Bullock also said the USOC has submitted a data request that Salt Lake organizers to dive deeper into the original budget forecasts from the the OEC report earlier this year. The deadline to submit the information is next week.

There is little question that Salt Lake City is among the most prepared locations to host another Olympic Games with its venues, Olympic legacy and strong local support from the community. In a poll conducted in February by The Salt Lake Tribune and the University of Utah’s Hinckley Institute of Politics, 83 percent of residents statewide said they’d support a future Games. While the 2030 cycle has always been the target for the USOC — and it remains so — the 2026 cycle is currently in limbo.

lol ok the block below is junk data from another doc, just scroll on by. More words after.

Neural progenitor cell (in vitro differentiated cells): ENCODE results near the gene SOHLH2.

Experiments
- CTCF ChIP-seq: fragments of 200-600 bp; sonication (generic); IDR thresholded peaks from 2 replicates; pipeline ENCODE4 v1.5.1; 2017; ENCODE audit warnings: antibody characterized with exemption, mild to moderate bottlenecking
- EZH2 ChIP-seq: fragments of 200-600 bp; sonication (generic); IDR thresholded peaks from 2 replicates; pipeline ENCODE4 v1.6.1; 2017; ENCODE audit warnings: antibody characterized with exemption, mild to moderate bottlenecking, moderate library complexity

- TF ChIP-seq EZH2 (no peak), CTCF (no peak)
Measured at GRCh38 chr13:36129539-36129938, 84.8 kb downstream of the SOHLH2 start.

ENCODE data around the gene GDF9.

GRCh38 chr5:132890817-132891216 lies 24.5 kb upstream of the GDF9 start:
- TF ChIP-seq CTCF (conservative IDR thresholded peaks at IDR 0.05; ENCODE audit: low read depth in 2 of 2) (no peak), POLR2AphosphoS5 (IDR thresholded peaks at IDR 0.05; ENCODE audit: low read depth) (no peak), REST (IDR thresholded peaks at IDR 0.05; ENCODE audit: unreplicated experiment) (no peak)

Sion, Switzerland, and Innsbruck, Austria, withdrew from the 2026 race after losing public referendums. Three candidate cities remain, but all are on shaky ground. The Calgary, Canada, bid has reportedly hit a snag and might come to an end this week as talks of funding at the federal and provincial level have reportedly broken down. The Stockholm, Sweden, bid hasn’t had much public support and the Milan, Italy, candidacy has still yet to receive the necessary backing from the Italian government.

“The fact the USOC is going through the process and gathering more information and fact-finding and kind of honing in on selecting a candidate city for a future bid is really good news,” said Jeff Robbins, president of the Utah Sports Commission and a co-chairman of the OEC. “Everybody feels like with the infrastructure in place, with all the events that we’ve been hosting, with the community support and all of the things that we’ve been doing, we’re pretty bullish on what we think the chances are for us to be awarded a future Games.”